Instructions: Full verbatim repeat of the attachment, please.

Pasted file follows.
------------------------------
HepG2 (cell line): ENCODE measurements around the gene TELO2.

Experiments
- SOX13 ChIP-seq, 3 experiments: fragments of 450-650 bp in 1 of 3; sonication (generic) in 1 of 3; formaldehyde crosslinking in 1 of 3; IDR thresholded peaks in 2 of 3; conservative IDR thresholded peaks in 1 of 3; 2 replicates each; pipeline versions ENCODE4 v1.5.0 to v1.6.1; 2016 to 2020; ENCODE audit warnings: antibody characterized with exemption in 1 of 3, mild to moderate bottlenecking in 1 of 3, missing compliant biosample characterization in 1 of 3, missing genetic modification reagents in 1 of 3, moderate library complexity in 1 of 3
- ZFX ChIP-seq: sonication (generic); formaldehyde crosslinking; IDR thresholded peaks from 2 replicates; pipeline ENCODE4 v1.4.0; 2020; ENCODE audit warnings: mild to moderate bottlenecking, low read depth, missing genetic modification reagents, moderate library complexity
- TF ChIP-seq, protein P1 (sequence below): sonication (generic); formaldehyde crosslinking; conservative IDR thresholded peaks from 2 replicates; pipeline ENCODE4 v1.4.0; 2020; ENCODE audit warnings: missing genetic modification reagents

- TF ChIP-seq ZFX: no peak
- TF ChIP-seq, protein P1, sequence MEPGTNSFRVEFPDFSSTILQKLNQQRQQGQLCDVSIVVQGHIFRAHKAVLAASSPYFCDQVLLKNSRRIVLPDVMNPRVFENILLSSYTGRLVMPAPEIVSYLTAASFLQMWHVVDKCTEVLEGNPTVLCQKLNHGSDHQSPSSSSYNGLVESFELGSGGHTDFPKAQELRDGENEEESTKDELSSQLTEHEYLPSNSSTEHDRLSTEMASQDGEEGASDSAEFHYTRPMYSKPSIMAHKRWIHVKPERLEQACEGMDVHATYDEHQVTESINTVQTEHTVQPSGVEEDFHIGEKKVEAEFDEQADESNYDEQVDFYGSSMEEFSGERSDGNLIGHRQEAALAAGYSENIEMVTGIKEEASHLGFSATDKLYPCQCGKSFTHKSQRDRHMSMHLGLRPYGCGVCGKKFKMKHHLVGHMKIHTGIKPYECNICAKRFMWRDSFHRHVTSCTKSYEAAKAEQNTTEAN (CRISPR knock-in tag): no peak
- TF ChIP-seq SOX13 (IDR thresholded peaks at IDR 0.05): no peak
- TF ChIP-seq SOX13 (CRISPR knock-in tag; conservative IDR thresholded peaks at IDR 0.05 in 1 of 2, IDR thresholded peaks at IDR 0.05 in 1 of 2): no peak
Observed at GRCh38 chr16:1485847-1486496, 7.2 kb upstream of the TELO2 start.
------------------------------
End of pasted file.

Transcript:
HepG2 (cell line): ENCODE measurements around the gene TELO2.

Experiments
- SOX13 ChIP-seq, 3 experiments: fragments of 450-650 bp in 1 of 3; sonication (generic) in 1 of 3; formaldehyde crosslinking in 1 of 3; IDR thresholded peaks in 2 of 3; conservative IDR thresholded peaks in 1 of 3; 2 replicates each; pipeline versions ENCODE4 v1.5.0 to v1.6.1; 2016 to 2020; ENCODE audit warnings: antibody characterized with exemption in 1 of 3, mild to moderate bottlenecking in 1 of 3, missing compliant biosample characterization in 1 of 3, missing genetic modification reagents in 1 of 3, moderate library complexity in 1 of 3
- ZFX ChIP-seq: sonication (generic); formaldehyde crosslinking; IDR thresholded peaks from 2 replicates; pipeline ENCODE4 v1.4.0; 2020; ENCODE audit warnings: mild to moderate bottlenecking, low read depth, missing genetic modification reagents, moderate library complexity
- TF ChIP-seq, protein P1 (sequence below): sonication (generic); formaldehyde crosslinking; conservative IDR thresholded peaks from 2 replicates; pipeline ENCODE4 v1.4.0; 2020; ENCODE audit warnings: missing genetic modification reagents

- TF ChIP-seq ZFX: no peak
- TF ChIP-seq, protein P1, sequence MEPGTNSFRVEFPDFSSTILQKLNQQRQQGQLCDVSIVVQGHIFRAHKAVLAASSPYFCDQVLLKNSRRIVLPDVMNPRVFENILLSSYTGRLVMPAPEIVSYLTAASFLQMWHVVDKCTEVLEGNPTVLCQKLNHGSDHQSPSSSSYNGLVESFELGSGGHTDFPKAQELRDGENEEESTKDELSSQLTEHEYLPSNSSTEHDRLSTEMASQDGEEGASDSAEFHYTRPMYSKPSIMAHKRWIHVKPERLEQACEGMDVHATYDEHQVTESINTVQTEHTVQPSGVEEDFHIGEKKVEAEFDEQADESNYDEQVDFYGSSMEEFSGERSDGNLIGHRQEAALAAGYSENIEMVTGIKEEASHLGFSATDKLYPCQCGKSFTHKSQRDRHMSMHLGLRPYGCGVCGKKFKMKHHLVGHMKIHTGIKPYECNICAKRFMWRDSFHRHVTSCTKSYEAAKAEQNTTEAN (CRISPR knock-in tag): no peak
- TF ChIP-seq SOX13 (IDR thresholded peaks at IDR 0.05): no peak
- TF ChIP-seq SOX13 (CRISPR knock-in tag; conservative IDR thresholded peaks at IDR 0.05 in 1 of 2, IDR thresholded peaks at IDR 0.05 in 1 of 2): no peak
Observed at GRCh38 chr16:1485847-1486496, 7.2 kb upstream of the TELO2 start.